Before contacting the author, please read the following common questions about the Transitional Fossils FAQ:
If you have just skimmed part of the FAQ and concluded that it doesn't have what you consider to be "real" transitional fossils, go back to part 1 of the FAQ and carefully read the section titled "What is a transitional fossil?" Think about what you have read. Then read the rest of the FAQ, and pay particular attention to the "species-to-species" sections in part 2. If you still think the FAQ doesn't have "real" transitional fossils, chances are you have misunderstood the theory of evolution. Define what a "real" transitional fossil should be, and why you think the modern theory of evolution would predict such a thing. Then let's talk.
This is a good question, but it is outside the scope of this FAQ (which is long enough as it is). The short answer is yes, the fossil record depends utterly on accurate dating techniques. Dating techniques come in two basic (and independent) varieties: relative techniques, which tell you whether a fossil layer is older or younger than another layer, and absolute techniques, which give a numerical age for a rock. Describing these techniques in detail would require a whole nother set of FAQs. (See, for example, the FAQ on radiometric dating). In a nutshell, though, if the techniques are applied carefully they are surprisingly accurate, and independent methods show a remarkable tendency to come up with the same date. If you want to learn more about this field, get a copy of Prothero's "Sedimentary Geology" or another geology text and read it thoroughly.
People who send me this sort of e-mail may expect a short-tempered response! If you didn't have time to read the FAQ - or any of the other talk.origins FAQs - why should I have the time to write a detailed response to spoon-feed the information to you? It took a lot of time to write this FAQ, and it also takes a lot of time to write long e-mail responses. I love teaching biology, and it would be great if I had a full-time job to teach biology by e-mail; but unfortunately, I have to do it in my spare time, which I do not have a lot of.
Face it, learning about biology takes time, and you are just going to have to buckle down and read the FAQs -- yes, the whole darned fossil FAQ and the whole darned other t.o. FAQs as well.
The primary reasons are practical: there aren't any un-copyrighted illustrations available, and I don't own a scanner (or even a modem, or even [gasp] a web surfer). Furthermore, creating good fossil illustrations would be extremely difficult, for the following reasons. Many of the fossil illustrations seen in textbooks are actually very inaccurate (for instance, Hyracotherium is usually drawn to look like a little horse; but in fact, it did not look at all like a horse). Good fossil illustrations can only be done by a small subset of scientific illustrators who are trained in anatomy and paleontology. Hiring one of these people would cost actual money. The illustrator would then have to spend several years flying to 50 or so museums to see the original fossils and talking to the expert paleontologists who have studied each fossil. Furthermore, the species-to-species transitions would be tricky to illustrate, since they involve whole populations of hundreds of fossils simultaneously showing gradual shifts in various traits. It would be an exciting project -- but doing it right would take years and would require substantial funding for salaries, travel, and equipment.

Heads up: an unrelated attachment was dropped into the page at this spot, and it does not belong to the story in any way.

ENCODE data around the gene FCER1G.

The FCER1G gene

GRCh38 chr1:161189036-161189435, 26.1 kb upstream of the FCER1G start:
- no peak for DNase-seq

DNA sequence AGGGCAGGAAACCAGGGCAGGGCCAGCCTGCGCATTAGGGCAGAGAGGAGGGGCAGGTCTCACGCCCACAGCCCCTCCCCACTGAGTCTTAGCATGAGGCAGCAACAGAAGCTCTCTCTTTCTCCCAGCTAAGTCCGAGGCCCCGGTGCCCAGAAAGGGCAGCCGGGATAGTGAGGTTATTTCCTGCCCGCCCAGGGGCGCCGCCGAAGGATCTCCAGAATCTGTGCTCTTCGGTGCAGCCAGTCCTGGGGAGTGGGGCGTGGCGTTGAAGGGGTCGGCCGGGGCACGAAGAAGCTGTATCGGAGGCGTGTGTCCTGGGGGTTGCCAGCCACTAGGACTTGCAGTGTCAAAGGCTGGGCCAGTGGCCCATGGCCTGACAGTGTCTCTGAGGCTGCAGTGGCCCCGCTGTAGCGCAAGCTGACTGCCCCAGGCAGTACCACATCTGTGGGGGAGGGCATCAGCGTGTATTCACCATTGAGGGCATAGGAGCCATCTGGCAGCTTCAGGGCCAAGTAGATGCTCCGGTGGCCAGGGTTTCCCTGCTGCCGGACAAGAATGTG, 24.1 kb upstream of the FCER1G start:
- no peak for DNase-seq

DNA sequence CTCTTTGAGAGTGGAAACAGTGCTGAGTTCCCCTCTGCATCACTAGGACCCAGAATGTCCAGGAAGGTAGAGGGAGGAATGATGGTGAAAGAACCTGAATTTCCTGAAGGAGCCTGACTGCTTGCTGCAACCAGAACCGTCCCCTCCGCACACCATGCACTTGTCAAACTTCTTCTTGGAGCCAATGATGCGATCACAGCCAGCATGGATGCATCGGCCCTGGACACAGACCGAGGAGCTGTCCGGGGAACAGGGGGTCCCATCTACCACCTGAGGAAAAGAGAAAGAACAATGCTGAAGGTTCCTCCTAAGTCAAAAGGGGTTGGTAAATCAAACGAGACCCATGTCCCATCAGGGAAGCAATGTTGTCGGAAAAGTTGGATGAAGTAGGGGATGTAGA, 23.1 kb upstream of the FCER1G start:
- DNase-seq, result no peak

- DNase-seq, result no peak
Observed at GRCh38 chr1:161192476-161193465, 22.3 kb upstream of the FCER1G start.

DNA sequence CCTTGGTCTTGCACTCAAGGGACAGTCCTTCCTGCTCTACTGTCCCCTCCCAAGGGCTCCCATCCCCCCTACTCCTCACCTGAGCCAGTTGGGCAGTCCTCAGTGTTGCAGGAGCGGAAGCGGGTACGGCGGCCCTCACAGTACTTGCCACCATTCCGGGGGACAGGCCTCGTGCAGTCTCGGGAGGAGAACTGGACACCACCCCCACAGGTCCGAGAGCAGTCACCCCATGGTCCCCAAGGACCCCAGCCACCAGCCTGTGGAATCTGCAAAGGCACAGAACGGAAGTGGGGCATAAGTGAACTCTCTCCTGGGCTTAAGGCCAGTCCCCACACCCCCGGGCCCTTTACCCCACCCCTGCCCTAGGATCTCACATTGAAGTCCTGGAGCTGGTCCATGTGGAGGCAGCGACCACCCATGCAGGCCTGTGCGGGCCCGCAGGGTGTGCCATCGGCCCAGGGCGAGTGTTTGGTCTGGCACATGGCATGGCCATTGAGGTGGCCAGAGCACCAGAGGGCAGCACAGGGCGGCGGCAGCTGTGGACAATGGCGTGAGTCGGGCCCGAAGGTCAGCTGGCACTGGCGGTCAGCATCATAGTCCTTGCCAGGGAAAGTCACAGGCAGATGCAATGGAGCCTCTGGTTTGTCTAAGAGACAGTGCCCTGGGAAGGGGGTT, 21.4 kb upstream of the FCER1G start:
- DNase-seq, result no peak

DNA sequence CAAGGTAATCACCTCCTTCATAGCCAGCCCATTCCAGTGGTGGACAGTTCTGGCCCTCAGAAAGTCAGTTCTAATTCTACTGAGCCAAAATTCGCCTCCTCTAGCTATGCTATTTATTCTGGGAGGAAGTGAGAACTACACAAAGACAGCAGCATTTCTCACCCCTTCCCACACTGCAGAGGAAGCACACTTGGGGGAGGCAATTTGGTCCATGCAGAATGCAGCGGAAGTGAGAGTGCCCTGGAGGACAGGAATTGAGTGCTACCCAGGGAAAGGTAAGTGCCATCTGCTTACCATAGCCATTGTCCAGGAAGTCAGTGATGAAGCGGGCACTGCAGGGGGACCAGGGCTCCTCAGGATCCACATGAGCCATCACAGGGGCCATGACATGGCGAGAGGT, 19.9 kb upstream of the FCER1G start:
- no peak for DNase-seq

Lack of time and money. The talk.origins FAQs are not organized by any central entity, and are not funded at all. They are just written by people who know the subject matter, got inspired, and felt like spending long hours of their (unpaid) time writing a FAQ. This FAQ is a typical example. I wrote the first version in 1991 (inspired by the astonishing ignorance exhibited on talk.origins). I updated it regularly until 1994. Each update took a significant amount of time (several months' part-time work, unpaid). This was possible because in those years I was a new grad student with a fully paid fellowship, no teaching duties, and no social life. I now have two part-time jobs, am finishing my PhD thesis, coordinating three other research projects, writing post-doc grants, and moving regularly to different houses (plus, I have a social life now). So unfortunately I no longer have time to update the FAQ. I plan someday, before I die, to fully update and publish a new fossils FAQ....but this may not happen till after the turn of the millenium! If you are knowledgable about vertebrate evolution and are interested in taking on the job, get in touch with me about doing the next FAQ update yourself.
I'm a zoologist, currently working on my Ph.D. thesis in endocrinology and behavior at the Department of Zoology, University of Washington. I am not a paleontologist; rather, I am a vertebrate biologist who primarily studies living animals (not extinct ones). Most of my own research is on birds. I have a broad training in physiology, anatomy, behavior, and conservation biology, and I have taught or TA'd vertebrate anatomy, vertebrate natural history, vertebrate evolution, and general evolution. The history of vertebrate evolution is a pet side interest of mine. Writing this FAQ was a wonderful excuse to burrow into the primary literature and read a lot of fascinating textbooks and articles about vertebrate evolution.
Send your comments and suggestions to me, Kathleen Hunt, at: email@example.com. I welcome your feedback to the FAQ, but since I am often in the field, please be prepared to wait a while (usually weeks) for a email response. Thank you very much!
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